Sheep Lice

Sheep lice are a significant economic problem to wool producers. Severe infestations can result in considerable fleece damage. Lice reduce the fleece weight and wool quality but not fibre diameter.

Several studies have shown that over a 12 month period the clean fleece weight may be reduced by 0.2 to 1 kg, depending on the level of infestation. The cost of treatment is  considerable, so a grower managing a 2000-head flock that is lice-free can avoid chemical costs of at least $1000 a year.

In the future, pesticide residues from lice treatments may result in a further cost penalty due to buyer discrimination.

Integrated Pest Management (IPM):

Integrated Pest Management has been promoted as a means to combat many agricultural problems, particularly those that rely heavily on the use of chemicals. Control programs that rely on the continued use of chemicals are not sustainable because of the inevitable development of resistance to these chemicals, consequences of residues, potential health risks and environmental impact.

The two main IPM elements used to deal with lice are management options and selective use of chemicals. Before implementing an IPM approach, it is vital to understand the biology of lice, including spread and detection (see DAFWA Note: 273 Sheep lice – spread and detection).

Selective chemical use:

Chemical groups:

Most registered products used to treat lice belong to the following chemical groups:

  • Insect growth regulator (IGR) (Zapp, Magnum etc.) affects the developmental stages of insects by preventing formation of the new external skeleton. This group does not kill adults, so allow six weeks to kill developing stages and up to 14 weeks for adults to die or for their eggs to become non-viable.
  • Spinosyn (Extinosad) causes nerve dysfunction in insects, and negligible human health risks and environmental toxicity. Rapid knockdown.
  •  Macrocyclic lactone (ML) (Coopers Blowfly and Lice  Jetting Fluid, Paramax) affects the nervous system. Rapid knockdown.
  • Magnesium fluorosilicate (MgFl) (Flockmaster II etc.) causes rapid and severe dehydration of lice. Moderate rate of knockdown.
  • Organophosphate (OP) (WSD Diazinon etc.)* affects the nervous system of both insects and mammals. Rapid knockdown.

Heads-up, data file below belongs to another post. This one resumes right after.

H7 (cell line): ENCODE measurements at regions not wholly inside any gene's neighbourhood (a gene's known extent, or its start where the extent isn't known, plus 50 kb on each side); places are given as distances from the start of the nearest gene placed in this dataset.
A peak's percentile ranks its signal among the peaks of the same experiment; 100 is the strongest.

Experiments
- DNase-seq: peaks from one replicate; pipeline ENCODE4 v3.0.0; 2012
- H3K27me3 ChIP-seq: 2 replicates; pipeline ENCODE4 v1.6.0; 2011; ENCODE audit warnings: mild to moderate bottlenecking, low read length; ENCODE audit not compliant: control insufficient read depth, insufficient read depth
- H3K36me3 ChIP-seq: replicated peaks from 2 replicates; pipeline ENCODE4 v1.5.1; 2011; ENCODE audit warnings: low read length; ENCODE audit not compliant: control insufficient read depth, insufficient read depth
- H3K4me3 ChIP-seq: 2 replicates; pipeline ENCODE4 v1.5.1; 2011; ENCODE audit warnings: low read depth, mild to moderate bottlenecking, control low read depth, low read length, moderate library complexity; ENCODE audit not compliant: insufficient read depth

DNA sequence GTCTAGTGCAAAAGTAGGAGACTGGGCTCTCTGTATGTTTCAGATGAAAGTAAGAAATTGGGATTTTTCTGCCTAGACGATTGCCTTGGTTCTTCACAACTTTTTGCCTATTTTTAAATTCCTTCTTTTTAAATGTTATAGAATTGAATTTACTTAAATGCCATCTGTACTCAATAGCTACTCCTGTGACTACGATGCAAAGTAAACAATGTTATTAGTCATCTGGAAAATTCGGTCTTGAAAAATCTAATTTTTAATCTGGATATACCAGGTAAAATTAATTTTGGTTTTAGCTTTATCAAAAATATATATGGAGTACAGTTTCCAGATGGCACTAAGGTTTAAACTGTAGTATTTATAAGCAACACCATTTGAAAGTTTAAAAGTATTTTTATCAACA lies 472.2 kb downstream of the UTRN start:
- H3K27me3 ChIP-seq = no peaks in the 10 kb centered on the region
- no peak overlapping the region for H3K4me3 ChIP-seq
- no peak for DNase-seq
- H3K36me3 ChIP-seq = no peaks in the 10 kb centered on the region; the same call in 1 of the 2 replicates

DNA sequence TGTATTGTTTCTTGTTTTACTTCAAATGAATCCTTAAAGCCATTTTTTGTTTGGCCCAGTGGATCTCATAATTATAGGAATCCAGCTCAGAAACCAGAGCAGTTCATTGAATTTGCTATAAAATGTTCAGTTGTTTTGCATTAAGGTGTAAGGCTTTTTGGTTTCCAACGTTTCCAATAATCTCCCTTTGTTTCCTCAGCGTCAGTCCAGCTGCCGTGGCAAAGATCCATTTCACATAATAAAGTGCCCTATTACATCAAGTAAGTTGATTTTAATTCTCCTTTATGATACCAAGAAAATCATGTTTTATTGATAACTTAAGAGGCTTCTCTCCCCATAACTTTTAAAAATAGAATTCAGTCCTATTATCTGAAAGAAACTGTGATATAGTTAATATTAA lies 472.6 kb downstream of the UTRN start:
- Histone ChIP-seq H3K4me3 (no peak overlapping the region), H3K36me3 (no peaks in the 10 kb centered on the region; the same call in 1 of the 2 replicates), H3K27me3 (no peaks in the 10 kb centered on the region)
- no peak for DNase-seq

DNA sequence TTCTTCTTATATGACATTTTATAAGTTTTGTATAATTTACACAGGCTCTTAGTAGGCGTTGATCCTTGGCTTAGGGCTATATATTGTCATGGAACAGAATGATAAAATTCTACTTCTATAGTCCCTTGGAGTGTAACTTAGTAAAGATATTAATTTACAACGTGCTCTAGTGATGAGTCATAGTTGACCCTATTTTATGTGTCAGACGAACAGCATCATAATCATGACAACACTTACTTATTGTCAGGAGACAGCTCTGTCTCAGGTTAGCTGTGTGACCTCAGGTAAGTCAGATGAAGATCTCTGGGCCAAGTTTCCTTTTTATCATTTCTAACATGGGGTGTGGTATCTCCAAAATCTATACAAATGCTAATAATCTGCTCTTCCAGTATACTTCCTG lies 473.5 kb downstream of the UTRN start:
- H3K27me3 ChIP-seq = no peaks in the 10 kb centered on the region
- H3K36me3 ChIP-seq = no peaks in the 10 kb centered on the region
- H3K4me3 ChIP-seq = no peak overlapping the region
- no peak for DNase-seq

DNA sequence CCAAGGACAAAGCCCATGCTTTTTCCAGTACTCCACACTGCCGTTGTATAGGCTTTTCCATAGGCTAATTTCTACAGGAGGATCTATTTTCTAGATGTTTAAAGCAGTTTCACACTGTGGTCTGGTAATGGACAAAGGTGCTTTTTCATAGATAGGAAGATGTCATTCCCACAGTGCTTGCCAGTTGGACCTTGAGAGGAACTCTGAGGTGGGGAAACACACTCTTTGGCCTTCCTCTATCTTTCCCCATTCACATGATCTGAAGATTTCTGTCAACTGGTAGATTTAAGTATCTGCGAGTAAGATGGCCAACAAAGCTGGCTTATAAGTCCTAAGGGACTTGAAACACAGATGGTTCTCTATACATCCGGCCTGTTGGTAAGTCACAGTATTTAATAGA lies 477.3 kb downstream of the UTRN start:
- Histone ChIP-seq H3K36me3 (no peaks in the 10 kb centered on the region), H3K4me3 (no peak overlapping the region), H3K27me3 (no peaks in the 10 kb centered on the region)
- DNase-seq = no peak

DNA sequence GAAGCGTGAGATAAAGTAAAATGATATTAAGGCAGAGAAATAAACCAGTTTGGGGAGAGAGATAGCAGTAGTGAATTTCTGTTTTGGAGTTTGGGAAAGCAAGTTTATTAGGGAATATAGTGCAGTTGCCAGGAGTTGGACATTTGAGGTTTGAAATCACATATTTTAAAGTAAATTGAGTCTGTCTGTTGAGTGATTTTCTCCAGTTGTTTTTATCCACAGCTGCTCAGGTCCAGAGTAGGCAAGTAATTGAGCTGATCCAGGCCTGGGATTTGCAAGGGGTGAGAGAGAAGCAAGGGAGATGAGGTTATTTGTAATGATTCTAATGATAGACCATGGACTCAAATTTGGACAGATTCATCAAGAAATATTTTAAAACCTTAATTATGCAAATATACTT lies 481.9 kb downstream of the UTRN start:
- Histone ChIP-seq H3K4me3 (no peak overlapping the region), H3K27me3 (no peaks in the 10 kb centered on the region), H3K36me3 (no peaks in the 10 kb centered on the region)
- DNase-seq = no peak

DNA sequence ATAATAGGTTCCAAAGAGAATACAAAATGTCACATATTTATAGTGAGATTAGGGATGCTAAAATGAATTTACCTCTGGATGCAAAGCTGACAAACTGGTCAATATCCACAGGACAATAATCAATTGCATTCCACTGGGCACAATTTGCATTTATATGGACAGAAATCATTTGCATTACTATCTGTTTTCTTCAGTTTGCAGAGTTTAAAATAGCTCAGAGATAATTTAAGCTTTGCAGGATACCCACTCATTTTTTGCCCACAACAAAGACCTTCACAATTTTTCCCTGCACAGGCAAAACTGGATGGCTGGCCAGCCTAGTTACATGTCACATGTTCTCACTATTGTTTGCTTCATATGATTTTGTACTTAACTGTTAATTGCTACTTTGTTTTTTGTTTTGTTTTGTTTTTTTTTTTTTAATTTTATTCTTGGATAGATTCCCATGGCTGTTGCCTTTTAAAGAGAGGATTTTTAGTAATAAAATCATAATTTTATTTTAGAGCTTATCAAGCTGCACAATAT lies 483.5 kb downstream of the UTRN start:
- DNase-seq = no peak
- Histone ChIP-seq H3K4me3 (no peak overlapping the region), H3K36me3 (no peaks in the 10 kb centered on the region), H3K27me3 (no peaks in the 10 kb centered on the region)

• Synthetic pyrethroid (SP) (Clout S, Vanquish etc.) affects the nervous system of insects only. Achieves fairly rapid kill of all immature and adult lice, that is, within a day of full exposure to susceptible populations. Resistance reported 16 years ago.

Fleece derangement caused by lice

* In May 2007, the Australian Pesticides and Veterinary Medicines Authority (APVMA) announced a suspension of the registered claim for diazinon to be used as a short wool dip for sheep lice and long wool jetting for blowflies.

Products manufactured before May 2007, which display the registered label claim, can still be used according to label directions but new product will no longer include this claim and must not be used for dipping or jetting.

Most of these products will expire by mid-2009. Short wool chemical treatments for lice can be applied using an off-shears backliner, or shower or plunge dip within six weeks after shearing. Applying chemicals in long wool is unlikely to eradicate lice but may aid their control.

Louse resistance:

During the late 1980s, resistance to synthetic pyrethroids (Clout S, Vanquish etc.) was discovered in several states including Western Australia. The incidence of resistance is widespread. On some properties the level of resistance is so severe that this chemical group, whether applied as an off-shears backline, dip or long wool treatment, does not provide effective control.

Results from the National Wool Residue Monitoring Survey show that Western Australia has one of the highest SP levels on greasy wool, presumably due to long wool SP use, that is, Vanquish. The use of SPs in long wool is not recommended due to the very high risk of residues and the unpredictability of its effectiveness, which may require additional long wool treatment.

 Over the past few years, more farmers have reported treatment failure using IGR off-shears backliners. In most cases, when investigated, other possible causes of a continued louse infestation were identified including:

  • introducing sheep of unknown lice status
  • split treatment of ewes and lambs
  • possible chemical misapplication to some sheep.

However, IGR resistance is suspected on some properties where lice have been detected within six months of treatment. Currently, there is no convenient laboratory test available to detect IGR resistance, so all other possible causes of treatment failure must be discounted before an investigation is undertaken to indicate the possible presence of resistance (see DAFWA Note: 190 Sheep lice – resistance to insect growth regulators).

 

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